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PROTECTIVE EFFECTS OF DIHYDROXYLPHENYL LACTIC ACID AND SALVIANOLIC ACID B ON LPS-INDUCED MESENTERIC MICROCIRCULATORY DISTURBANCE IN RATS

Guo, Jun*‡; Sun, Kai*; Wang, Chuan-She*†; Fang, Su-Ping*; Horie, Yoshinori; Yang, Ji-Ying*; Liu, Yu-Ying*; Wang, Fang*; Liu, Lian-Yi*; Fan, Jing-Yu*; Hibi, Toshifumi; Han, Jing-Yan*†‡

doi: 10.1097/shk.0b013e318070c61a
Basic Science Aspects
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Salvia miltiorrhiza is a Chinese medicine widely used for treatment of various cardiovascular diseases. However, little is known about the role of dihydroxylphenyl lactic acid (DLA) and salvianolic acid B (SAB), the main ingredients of S. miltiorrhiza, in the microcirculation. This study aimed to investigate the effect of DLA and SAB on LPS-elicited microcirculatory disturbance, focusing especially on leukocyte adhesion and its potential mechanism. Mesenteric venular diameter, velocity of red blood cells in venules, shear rate of the venular wall, numbers of leukocytes adherent to and emigrated across the venular wall, and mast cell degranulation were determined by an inverted microscope in rats after LPS infusion with or without DLA or SAB. Expression of CD11b and CD18 and production of superoxide anion (O2) and hydrogen peroxide (H2O2) by neutrophils were evaluated in vitro by flow cytometry. LPS exposure induced a significant increase in the number of adherent and emigrated leukocytes and mast cell degranulation, and a prominent decrease in the velocity of red blood cells in venules and shear rate of the venular wall. Additionally, in vitro experiments revealed an apparent enhancement in expression of CD11b and CD18 and production of O2 and H2O2 by rat neutrophils by LPS stimulation. Treatment with DLA or SAB significantly ameliorated LPS-induced microcirculatory disturbance in rat mesentery and inhibited both the expression of CD11b and CD18 and the production of O2 and H2O2 by neutrophils caused by LPS.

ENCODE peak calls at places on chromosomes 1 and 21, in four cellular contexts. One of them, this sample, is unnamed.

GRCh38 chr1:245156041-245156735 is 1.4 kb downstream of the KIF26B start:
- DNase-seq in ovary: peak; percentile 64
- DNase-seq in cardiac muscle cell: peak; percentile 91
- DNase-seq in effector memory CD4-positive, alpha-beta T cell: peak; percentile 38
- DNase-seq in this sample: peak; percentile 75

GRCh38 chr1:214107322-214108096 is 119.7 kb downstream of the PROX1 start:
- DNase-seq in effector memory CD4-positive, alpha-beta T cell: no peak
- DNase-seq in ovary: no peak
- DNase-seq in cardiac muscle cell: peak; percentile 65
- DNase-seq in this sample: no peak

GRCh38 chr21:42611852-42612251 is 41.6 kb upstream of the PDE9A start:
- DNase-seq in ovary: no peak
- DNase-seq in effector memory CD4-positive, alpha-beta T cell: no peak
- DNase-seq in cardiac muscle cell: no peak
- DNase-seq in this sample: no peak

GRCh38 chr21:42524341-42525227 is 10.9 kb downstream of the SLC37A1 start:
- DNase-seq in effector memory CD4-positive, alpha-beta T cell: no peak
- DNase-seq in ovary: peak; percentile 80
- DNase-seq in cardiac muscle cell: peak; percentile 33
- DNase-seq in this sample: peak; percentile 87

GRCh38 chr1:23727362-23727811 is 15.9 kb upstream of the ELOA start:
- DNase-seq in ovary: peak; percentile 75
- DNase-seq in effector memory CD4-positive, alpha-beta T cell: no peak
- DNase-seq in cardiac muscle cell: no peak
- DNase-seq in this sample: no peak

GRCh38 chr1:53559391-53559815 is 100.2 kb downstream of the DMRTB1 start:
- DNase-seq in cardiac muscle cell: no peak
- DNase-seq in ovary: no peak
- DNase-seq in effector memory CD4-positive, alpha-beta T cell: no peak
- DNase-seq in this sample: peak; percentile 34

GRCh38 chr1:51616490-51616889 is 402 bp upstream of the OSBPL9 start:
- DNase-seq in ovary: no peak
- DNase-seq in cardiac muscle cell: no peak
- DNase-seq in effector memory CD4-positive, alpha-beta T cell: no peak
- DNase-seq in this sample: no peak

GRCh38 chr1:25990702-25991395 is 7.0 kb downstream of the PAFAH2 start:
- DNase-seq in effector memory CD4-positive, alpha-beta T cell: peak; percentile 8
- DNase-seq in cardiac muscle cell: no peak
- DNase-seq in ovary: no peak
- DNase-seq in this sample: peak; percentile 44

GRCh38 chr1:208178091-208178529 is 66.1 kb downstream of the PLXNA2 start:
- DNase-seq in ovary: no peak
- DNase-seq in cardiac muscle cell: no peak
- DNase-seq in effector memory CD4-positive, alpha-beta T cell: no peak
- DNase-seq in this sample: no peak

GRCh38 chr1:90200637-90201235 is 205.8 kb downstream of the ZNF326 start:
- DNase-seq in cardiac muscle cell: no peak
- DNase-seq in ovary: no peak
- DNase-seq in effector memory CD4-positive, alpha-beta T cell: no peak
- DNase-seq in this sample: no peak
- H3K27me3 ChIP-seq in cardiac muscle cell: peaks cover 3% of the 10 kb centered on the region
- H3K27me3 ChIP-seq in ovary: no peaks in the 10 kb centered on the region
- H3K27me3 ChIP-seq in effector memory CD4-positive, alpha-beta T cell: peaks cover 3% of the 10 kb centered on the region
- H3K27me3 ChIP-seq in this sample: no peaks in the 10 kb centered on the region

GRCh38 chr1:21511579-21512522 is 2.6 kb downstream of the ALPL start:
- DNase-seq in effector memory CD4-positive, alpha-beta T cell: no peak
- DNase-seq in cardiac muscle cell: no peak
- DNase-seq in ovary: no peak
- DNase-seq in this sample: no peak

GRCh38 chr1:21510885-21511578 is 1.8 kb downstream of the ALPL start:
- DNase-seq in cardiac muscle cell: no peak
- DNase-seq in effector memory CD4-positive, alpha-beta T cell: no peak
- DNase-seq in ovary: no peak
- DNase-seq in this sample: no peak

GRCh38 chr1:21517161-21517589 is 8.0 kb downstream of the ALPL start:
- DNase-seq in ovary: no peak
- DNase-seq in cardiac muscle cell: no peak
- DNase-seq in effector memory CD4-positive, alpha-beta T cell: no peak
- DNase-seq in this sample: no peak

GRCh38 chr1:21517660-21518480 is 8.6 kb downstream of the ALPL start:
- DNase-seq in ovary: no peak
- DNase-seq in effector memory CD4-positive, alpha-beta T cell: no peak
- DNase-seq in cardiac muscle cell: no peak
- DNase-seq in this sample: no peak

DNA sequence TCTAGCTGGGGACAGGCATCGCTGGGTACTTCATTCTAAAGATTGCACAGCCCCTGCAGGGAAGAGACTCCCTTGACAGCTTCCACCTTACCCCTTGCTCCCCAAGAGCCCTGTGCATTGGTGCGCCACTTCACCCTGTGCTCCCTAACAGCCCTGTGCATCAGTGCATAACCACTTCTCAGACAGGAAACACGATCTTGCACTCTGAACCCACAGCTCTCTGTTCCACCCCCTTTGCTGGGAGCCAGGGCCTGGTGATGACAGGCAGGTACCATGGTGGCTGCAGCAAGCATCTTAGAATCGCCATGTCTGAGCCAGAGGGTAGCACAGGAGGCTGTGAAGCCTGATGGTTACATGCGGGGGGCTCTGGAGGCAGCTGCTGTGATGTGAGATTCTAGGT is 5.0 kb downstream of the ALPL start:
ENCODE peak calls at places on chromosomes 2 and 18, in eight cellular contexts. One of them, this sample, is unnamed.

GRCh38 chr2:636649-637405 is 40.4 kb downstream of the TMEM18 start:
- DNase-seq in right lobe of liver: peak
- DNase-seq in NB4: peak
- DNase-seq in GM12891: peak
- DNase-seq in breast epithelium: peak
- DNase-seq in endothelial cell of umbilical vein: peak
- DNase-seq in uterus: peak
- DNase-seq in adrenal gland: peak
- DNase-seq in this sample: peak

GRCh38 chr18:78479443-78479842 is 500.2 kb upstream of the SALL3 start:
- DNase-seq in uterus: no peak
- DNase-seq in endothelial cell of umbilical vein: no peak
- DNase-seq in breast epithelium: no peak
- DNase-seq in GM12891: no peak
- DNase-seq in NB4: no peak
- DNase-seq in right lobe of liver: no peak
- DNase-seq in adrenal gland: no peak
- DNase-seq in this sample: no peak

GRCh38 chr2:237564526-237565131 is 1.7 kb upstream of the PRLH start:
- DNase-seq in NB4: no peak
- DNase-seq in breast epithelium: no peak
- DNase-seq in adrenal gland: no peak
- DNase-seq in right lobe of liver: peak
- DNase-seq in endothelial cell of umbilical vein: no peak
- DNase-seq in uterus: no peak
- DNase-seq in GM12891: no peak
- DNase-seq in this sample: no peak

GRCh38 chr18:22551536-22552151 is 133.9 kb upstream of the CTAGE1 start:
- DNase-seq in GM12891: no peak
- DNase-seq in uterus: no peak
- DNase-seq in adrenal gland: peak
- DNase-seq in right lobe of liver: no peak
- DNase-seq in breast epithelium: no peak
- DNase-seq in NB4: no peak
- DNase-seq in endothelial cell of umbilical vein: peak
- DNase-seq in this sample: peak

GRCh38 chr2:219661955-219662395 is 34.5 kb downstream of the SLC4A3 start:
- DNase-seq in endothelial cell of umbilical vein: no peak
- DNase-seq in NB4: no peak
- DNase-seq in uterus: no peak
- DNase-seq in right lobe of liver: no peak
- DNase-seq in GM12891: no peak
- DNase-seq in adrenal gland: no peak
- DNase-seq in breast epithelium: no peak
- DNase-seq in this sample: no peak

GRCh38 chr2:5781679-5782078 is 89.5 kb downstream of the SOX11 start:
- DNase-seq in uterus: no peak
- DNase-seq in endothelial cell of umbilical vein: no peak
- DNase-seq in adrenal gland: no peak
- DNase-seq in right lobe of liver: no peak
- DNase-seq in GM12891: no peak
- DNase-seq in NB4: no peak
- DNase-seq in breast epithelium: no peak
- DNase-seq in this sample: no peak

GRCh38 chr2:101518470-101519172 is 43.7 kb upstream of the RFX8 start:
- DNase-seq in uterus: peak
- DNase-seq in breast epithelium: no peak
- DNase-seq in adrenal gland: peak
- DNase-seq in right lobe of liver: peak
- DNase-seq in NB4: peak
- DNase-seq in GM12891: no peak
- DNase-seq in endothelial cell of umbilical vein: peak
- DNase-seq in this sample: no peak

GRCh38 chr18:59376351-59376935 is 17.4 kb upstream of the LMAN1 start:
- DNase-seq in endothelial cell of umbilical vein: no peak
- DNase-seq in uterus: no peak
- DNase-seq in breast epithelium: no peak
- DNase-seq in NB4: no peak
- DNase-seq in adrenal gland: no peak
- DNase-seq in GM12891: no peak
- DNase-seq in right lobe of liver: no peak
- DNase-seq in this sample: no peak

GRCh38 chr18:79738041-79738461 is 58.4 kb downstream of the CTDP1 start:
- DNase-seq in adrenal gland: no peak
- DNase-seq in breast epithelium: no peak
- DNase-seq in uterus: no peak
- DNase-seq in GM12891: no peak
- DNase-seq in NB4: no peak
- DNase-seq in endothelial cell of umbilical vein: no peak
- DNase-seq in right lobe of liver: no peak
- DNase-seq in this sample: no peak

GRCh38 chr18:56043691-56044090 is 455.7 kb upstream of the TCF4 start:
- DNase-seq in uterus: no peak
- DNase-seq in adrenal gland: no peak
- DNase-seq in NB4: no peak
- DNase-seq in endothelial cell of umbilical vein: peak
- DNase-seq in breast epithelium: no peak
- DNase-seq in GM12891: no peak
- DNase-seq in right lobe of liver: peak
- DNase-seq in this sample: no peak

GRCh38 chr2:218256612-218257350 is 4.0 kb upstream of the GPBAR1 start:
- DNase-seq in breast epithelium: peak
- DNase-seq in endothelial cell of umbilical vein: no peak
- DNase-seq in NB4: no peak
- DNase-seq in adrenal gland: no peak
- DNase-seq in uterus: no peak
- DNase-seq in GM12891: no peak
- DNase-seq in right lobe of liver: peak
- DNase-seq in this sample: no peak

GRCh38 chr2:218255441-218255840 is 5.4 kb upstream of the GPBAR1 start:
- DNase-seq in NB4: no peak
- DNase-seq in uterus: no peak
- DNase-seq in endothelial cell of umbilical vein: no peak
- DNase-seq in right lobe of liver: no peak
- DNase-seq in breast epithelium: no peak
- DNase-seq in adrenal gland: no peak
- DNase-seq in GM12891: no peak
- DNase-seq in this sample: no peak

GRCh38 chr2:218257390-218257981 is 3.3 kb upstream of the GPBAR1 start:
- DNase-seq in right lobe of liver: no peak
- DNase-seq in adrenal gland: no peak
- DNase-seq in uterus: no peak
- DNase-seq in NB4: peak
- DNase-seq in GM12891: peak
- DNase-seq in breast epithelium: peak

Abbreviations - O2-superoxide anion; DCFH-DA-2′, 7′-dichlorofluorescein diacetate; DLA-dihydroxylphenyl lactic acid; EB-ethidium bromide; H2O2-hydrogen peroxide; ICAM-1-intercellular adhesion molecule 1; SAB-salvianolic acid B; SM-Salvia miltiorrhiza

*Tasly Microcirculation Research Center, Peking University Health Science Center, Beijing, China; Department of Integration of Chinese and Western Medicine, School of Basic Medical Sciences, Peking University, Beijing, China; and Department of Internal Medicine, School of Medicine, Keio University, Tokyo, Japan

Received 20 Mar 2007; first review completed 2 Apr 2007; accepted in final form 10 Apr 2007

Address reprint requests to Jing-Yan Han, MD, PhD, Director of Tasly Microcirculation Research Center, Peking University Health Science Center, No. 38 Xueyuan Road Haidian District, Beijing 100083, China. E-mail: kan@chuigaku.co.jp.

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INTRODUCTION

Salvia miltiorrhiza (SM) has been popularly used for treatment of a variety of cardiovascular disorders such as coronary heart disease, hyperlipidemia, and cerebrovascular disease, and the rationale for such treatment has attracted much attention in past decades. The major water-soluble components of SM are dihydroxylphenyl lactic acid (DLA; Fig. 1A) and salvianolic acid B (SAB; Fig. 1B). We have previously reported that cardiotonic pills, a major ingredient of which is SM, can attenuate the adhesion of leukocytes to hepatic sinusoids after I/R in rats chronically fed ethanol (1). Moreover, the water-soluble extract of SM and SAB is found to suppress neutrophil-endothelial adhesion and inhibit the expression of intercellular adhesion molecule 1 (ICAM-1) on endothelial cells induced by TNF-α (2). It was also reported that water-soluble extract of SM and SAB attenuated the expression of endothelial cell ICAM-1 and vascular cell adhesion molecule 1 induced by TNF-α by inhibiting the activation of nuclear factor-κB (3, 4). On the other hand, it was demonstrated that DLA can effectively scavenge superoxide anion generated from the xanthin-xanthin oxidase system (5). Similarly, antioxidant activity was also reported for SAB (6, 7). However, despite this previous work, little is known regarding the in vivo effect of DLA and SAB on the microcirculatory disturbance occurring in inflammatory conditions and the influence of these compounds on the associated reactions such as adhesion of leukocytes to venular wall, emigration of leukocytes across the venular wall, and degranulation of mast cells.